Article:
Several months ago, Big Sandy VFD Chief, Jeff Jones, did a little research and found a truck for the fire department. No big deal, right? Fire departments add vehicles and equipment to their inventory as they often as they have the money. This, however, was no ordinary truck. This was a BIG TRUCK and it was free!
Meet ATTACK-1. This monster vehicle is a 2001 Stewart & Stevenson. It has been modified for use on wildland fires, high-water rescue, rural structure fires, and water transport and drafting. All the work was done in Chief Jones’ auto shop – J R’s Automotive Restoration. The new paint was barely dry when ATTACK-1 was called to action, responding to an oil fire just off Hwy 80. Lightening had struck a live oil well and storage tank. The success of the new vehicle not only made local newscasts, but was recognized by nationally by CNN. Through mutual aid agreements, Chief Jones states that the vehicle is available to surrounding departments if the need arises.
Last week, Assistant Chief Regional Fire Coordinator Billy Whitworth, Resource Specialist Mike Melton, and Fire Coordinator Curtis Sanford from Texas A&M Forest Service presented the BSVFD with a check for $20,000 and a clear title to the vehicle. This money was used to modify ATTACK-1.
This truck and funds for modification was obtained through the Rural Volunteer Fire Department Assistance Program. The program will pass approximately $24.3 million along to VFD this year to aid them in purchasing equipment and obtaining vital firefighter training. The program is administered by the Texas Forestry Service and provides grants for engines, fire and rescue equipment, protective gear, and training. Since inception, the program has funded more than 1,700 fire trucks, 4,200 grants for gear and 74,000 training opportunities, awarding more than $238 million in total grants. This program helps to increase the potential of eligible fire departments, giving them the ability to respond to emergencies with reliable, up to date vehicles and equipment. The vehicles, equipment, and training not only improve their capabilities but also help to increase the safety for department members. Revenue for the program is derived from an assessment on certain property and casualty insurers. (Source: Rural Volunteer Fire Department Assistance Program Talking Points)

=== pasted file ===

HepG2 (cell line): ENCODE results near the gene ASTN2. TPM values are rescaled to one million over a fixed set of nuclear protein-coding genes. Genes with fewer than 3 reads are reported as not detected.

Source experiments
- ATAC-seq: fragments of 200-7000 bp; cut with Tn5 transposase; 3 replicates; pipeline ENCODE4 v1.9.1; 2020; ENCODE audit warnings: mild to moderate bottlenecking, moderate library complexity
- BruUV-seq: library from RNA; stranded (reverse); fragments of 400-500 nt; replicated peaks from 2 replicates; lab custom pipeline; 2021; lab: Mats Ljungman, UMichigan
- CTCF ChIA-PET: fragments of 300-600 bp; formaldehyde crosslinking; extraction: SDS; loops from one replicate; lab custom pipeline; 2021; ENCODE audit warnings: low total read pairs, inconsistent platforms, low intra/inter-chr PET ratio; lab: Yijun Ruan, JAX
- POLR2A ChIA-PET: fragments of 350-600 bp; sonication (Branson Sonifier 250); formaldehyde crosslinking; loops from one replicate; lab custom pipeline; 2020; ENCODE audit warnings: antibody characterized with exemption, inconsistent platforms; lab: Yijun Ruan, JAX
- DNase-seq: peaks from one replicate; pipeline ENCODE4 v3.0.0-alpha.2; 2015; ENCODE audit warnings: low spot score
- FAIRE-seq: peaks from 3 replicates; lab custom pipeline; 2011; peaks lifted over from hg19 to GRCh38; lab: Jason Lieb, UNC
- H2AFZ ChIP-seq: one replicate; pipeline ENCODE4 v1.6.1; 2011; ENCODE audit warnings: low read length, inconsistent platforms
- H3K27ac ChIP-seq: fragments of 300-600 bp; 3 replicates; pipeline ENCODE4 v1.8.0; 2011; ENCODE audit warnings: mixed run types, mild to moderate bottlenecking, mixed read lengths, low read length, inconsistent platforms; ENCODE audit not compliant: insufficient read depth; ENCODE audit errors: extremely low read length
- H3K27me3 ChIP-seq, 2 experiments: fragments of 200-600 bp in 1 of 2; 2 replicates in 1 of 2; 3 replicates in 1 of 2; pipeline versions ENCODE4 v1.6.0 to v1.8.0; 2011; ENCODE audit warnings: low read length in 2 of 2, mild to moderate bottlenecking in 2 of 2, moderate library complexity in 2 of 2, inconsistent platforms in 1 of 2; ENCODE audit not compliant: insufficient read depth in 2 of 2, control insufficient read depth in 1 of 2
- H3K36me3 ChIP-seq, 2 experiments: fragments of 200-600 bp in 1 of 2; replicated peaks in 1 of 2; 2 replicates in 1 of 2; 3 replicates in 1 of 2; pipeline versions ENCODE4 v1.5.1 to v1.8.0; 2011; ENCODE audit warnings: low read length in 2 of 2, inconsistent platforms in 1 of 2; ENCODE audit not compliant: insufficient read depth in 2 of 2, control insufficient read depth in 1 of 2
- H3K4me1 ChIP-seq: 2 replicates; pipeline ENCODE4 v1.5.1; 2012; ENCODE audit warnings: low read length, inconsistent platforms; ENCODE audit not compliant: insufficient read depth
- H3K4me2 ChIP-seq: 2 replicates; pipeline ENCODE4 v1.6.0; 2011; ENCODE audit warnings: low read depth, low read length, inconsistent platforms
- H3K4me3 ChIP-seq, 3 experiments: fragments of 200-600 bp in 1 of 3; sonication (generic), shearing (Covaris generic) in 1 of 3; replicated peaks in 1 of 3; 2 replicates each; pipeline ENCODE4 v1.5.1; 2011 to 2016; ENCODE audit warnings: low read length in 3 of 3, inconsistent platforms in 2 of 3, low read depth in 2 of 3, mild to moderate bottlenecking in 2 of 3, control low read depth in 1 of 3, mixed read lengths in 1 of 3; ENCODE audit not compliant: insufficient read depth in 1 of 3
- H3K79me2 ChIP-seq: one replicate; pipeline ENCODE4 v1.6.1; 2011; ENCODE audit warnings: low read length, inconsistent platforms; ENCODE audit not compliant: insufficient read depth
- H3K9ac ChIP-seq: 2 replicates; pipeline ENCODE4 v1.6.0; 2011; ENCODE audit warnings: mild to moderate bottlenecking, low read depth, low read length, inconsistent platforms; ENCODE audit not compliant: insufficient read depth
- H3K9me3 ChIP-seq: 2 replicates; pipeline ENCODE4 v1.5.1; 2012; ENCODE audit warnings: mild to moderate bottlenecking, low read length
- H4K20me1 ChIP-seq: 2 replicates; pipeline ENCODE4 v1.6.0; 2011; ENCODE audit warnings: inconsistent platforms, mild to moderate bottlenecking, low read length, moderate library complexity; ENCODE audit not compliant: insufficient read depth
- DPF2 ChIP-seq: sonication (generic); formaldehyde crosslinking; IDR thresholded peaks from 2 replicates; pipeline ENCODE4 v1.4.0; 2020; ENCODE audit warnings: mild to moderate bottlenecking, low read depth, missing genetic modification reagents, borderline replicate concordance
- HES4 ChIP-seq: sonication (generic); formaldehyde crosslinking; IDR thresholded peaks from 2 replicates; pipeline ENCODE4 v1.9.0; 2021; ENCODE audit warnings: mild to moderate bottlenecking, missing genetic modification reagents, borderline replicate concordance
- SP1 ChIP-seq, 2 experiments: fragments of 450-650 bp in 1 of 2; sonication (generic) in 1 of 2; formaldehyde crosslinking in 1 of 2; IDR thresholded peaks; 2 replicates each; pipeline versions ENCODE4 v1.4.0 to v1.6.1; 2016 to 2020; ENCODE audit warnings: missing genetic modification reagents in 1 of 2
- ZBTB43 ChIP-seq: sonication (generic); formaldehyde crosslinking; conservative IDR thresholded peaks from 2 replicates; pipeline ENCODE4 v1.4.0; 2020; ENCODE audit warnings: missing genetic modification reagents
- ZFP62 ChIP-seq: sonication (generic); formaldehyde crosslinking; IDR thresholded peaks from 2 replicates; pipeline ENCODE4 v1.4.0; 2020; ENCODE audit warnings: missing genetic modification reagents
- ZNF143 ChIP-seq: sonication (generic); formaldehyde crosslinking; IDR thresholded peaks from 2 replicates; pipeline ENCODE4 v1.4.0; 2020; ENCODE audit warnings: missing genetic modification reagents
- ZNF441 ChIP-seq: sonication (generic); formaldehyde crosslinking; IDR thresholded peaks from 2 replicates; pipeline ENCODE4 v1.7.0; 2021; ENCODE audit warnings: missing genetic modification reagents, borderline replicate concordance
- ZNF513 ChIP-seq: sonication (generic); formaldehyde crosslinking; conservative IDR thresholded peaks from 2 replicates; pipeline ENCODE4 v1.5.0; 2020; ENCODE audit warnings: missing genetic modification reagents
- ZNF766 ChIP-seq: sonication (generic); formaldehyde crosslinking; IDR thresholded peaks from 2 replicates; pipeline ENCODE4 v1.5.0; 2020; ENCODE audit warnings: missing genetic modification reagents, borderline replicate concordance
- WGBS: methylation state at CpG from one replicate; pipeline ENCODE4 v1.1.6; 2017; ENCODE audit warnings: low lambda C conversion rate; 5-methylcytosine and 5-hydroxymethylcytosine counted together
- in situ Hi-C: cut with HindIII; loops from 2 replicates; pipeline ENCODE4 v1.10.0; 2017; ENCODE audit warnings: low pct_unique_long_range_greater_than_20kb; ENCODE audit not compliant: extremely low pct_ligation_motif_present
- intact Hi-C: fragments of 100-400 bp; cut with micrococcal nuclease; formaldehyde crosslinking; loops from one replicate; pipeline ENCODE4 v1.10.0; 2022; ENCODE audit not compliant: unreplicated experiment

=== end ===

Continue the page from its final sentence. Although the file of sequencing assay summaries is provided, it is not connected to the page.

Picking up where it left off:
A Cherokee Princess dogwood tree was also presented to the department and will be planted across from Big Sandy High School. The tree planting is a symbol of partnerships with those who share in helping to protect forests and related natural resources against wildland fires and is a reminder to future generations of the importance of protecting forests and natural resources.